There are two issues with the attitude that FIU is giving to this incident. One being that the student was blatantly racist on camera and there’s no excusing that. On the other hand, she is a Pre-Med student with plans to go into the medical field. The mortality rate of black men and women are particularly high in healthcare. Their access and quality of healthcare is much different than a white man or woman. Khiara Bridges (writer for AmericanBar.Org) explains that black patients are given older and cheaper treatments than their counterparts. They are released from hospitals earlier than their counterparts and given harsher treatments such as amputations. Bridges says, “The argument is that if people of color are sicker and are dying at younger ages than white people, this may be because physicians have racial biases. Their biases cause them to give their patients of color inferior health care and, in so doing, contribute to higher rates of morbidity and mortality.”. It’s been considered that these racial biases are unconscious prejudices, meaning healthcare workers aren’t aware that their unconscious thoughts are affecting their  performance. Nonetheless, it’s not arguable that “ physicians’ implicit racial biases can account for racial disparities in health.”. 

This is a case of battling racism, but it’s also a case of framing the future. Universities create the framework for the future. The values and ethics that they demonstrate ultimately fall onto the students. To Florida International University, you make it your mission to be “Worlds Ahead”, but your attitude towards racial behaviors are centuries behind. Whether you or any other institution sees it or not, the response to hate and racism such as this situation will either contribute to the systemic racism in America or bring us one step closer to breaking the cycle.

FIU holds itself high on diversity and inclusivity.Yet, it fails to take action when the very people they utilize for photo ops and publicity call for them to not enable racist behavior. How much needs to get done before we feel as though student concerns are heard and taken seriously? I am disappointed to say the least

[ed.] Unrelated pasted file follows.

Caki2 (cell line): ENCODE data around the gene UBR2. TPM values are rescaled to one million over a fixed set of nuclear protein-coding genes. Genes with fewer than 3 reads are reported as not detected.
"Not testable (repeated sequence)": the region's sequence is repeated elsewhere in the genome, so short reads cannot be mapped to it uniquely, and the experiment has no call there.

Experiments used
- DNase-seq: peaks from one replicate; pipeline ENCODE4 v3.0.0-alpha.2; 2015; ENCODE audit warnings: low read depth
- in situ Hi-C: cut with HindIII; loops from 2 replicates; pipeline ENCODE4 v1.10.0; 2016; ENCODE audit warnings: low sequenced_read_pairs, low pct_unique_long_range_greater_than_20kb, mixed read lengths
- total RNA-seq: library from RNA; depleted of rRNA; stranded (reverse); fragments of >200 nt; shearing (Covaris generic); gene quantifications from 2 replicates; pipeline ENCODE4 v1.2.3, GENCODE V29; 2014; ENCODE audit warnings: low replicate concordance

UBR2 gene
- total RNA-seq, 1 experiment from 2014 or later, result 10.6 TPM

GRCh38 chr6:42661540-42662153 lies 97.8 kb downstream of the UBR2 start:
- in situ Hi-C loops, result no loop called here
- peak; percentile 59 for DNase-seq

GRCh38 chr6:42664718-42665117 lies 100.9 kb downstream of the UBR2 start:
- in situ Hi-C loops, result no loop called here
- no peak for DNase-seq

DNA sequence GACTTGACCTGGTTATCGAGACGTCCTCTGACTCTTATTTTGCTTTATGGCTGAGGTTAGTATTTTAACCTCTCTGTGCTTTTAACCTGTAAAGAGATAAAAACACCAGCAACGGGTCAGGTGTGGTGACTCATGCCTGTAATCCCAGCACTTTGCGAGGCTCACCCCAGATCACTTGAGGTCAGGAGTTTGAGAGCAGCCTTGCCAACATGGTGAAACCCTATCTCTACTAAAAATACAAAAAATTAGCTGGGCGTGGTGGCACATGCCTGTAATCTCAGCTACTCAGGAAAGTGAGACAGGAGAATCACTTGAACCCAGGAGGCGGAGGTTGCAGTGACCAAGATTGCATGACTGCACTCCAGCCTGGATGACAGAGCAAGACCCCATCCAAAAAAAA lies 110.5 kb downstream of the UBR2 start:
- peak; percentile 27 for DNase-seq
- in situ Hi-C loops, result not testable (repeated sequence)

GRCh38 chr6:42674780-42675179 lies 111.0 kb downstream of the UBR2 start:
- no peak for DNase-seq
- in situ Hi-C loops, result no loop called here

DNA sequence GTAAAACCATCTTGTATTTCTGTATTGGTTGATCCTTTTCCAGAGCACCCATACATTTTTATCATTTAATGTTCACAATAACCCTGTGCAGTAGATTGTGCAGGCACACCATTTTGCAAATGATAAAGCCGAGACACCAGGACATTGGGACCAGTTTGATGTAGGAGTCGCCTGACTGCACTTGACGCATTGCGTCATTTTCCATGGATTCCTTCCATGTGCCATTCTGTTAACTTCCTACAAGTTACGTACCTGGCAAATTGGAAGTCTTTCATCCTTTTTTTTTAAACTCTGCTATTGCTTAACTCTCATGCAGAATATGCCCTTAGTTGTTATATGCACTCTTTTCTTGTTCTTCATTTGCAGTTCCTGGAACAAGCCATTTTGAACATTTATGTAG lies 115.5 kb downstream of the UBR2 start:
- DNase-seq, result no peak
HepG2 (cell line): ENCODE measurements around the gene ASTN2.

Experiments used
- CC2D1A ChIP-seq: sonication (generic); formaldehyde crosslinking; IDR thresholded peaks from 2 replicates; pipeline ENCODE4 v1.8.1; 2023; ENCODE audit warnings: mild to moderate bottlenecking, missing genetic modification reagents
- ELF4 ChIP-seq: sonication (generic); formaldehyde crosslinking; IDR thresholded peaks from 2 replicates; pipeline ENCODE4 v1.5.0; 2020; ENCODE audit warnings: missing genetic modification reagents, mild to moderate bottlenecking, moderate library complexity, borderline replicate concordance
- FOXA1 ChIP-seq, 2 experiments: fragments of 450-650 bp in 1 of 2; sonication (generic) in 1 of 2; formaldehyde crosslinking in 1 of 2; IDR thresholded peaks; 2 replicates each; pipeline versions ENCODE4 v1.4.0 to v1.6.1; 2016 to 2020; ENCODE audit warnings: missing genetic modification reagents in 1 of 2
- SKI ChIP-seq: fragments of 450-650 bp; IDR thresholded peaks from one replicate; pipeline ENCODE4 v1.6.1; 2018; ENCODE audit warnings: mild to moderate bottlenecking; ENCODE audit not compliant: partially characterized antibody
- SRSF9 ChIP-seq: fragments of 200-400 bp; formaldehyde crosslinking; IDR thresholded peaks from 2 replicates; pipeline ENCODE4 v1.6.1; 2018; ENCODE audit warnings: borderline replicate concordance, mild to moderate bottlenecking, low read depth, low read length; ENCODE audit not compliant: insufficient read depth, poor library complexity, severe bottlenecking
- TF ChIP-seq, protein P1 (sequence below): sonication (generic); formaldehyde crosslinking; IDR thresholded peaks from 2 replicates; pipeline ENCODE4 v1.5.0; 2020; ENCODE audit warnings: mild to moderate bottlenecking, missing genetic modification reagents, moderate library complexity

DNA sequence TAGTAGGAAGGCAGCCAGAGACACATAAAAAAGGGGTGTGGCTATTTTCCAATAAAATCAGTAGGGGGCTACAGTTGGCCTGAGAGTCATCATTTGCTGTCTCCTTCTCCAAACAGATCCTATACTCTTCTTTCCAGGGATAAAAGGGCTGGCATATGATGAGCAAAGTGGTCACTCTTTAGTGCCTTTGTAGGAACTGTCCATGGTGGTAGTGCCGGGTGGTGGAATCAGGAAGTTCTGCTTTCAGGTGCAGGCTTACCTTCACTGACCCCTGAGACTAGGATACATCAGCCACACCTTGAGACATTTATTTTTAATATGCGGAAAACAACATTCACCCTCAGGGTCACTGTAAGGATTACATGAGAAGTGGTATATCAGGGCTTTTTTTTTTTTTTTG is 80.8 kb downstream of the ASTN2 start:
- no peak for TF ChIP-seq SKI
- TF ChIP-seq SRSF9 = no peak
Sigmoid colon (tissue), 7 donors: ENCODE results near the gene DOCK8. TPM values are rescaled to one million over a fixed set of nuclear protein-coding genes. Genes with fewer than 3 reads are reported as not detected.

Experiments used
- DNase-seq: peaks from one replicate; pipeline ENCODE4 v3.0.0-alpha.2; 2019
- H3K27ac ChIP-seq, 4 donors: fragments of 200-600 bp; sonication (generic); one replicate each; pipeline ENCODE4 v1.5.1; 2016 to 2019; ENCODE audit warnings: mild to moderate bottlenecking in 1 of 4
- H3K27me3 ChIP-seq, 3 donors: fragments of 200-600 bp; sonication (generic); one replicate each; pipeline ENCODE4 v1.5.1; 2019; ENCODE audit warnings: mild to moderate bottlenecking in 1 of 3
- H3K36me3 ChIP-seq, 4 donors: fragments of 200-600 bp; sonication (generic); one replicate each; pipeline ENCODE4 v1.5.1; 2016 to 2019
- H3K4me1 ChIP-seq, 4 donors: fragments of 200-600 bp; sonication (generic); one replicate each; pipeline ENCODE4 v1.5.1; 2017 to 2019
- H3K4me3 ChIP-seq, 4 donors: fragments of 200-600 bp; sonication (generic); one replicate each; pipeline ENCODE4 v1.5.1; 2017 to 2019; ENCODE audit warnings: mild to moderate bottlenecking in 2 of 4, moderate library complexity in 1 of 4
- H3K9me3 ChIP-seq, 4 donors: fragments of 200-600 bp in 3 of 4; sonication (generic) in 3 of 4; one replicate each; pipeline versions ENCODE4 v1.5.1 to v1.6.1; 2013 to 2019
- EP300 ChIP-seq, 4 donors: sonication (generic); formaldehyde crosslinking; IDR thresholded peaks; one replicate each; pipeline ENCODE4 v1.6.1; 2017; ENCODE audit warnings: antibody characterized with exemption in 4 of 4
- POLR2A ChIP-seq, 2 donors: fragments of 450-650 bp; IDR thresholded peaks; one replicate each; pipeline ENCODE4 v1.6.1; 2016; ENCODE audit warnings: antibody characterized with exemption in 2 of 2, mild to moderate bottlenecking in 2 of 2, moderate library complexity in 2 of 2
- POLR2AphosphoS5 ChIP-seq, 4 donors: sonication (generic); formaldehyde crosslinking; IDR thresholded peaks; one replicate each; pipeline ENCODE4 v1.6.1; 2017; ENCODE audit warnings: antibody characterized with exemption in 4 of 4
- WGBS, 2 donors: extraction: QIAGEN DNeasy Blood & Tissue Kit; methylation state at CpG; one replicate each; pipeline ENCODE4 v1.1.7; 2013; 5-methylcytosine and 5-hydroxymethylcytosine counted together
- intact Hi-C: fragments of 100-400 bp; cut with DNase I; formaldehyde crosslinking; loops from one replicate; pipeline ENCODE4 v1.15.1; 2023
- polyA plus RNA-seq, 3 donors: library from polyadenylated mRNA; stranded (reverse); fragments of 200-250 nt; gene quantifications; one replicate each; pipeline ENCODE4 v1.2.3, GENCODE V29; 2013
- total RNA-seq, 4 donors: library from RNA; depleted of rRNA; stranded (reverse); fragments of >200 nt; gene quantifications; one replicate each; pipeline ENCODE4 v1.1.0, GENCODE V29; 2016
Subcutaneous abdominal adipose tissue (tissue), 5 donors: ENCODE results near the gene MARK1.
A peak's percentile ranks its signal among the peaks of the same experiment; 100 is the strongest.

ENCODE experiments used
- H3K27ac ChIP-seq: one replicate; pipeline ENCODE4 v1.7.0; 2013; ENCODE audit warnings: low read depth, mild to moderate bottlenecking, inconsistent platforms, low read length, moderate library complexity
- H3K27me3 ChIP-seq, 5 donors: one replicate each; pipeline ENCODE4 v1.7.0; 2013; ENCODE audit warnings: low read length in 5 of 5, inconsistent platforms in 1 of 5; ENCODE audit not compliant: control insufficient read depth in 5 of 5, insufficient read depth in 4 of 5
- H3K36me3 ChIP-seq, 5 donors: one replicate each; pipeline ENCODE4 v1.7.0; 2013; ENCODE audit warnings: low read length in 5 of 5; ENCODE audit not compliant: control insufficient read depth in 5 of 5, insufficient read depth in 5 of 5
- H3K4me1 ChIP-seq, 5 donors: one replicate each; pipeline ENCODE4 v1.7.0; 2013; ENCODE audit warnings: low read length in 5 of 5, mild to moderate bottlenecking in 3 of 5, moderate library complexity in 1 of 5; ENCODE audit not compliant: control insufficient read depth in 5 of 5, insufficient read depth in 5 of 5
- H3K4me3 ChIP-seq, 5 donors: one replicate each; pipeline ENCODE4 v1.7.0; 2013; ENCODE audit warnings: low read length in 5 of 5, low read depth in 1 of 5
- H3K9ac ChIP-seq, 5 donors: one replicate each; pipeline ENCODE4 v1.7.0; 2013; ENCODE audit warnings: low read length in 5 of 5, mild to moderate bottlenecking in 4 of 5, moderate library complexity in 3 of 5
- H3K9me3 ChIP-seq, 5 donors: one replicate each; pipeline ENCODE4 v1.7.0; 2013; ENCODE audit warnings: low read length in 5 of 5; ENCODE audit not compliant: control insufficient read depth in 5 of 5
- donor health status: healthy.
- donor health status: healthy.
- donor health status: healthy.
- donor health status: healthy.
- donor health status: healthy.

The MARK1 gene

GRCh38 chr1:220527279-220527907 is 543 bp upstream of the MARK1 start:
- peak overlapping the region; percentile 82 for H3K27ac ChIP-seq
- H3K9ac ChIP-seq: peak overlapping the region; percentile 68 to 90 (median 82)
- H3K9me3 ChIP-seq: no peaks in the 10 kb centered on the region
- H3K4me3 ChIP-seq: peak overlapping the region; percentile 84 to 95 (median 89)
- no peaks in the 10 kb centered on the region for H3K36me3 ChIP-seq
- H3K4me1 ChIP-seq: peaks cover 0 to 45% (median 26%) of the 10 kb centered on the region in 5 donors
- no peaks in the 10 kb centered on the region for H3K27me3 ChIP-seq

-FIU Marine Biology ’20

I honestly just want to state that we see you [FIU Administration] and what is happening around us. I am hurt and heartbroken that there is nothing being done to help us in the long run. I still hope that a change will come; nowadays I ask, will it?

-Zoe, FIU ’21

I believe it’s incredibly unfair to POC within the FIU community. This isn’t the first nor the last student. Furthermore, as an institution it ruins our trust and credibility within the surrounding community, and within the job market our graduating students will later have to navigate. It is truly a shame that these people are among the few permitted to access the resources we pay for and represent our university.

-FIU Architecture ’22




Hey y’all! My name is Avery Coffey and before you ask, I love coffee. I reside in Florida, but Kentucky is where my heart is. Coffee is one of my few addictions. I love creating and painting; there’s no other feeling than accomplishing a vision of your own. I’m studying Creative Writing at FIU and hope to get a certificate in Film Studies so I’ll have a purpose to analyze movies! I hope you’re able to find some guidance and helpful tips through my writing!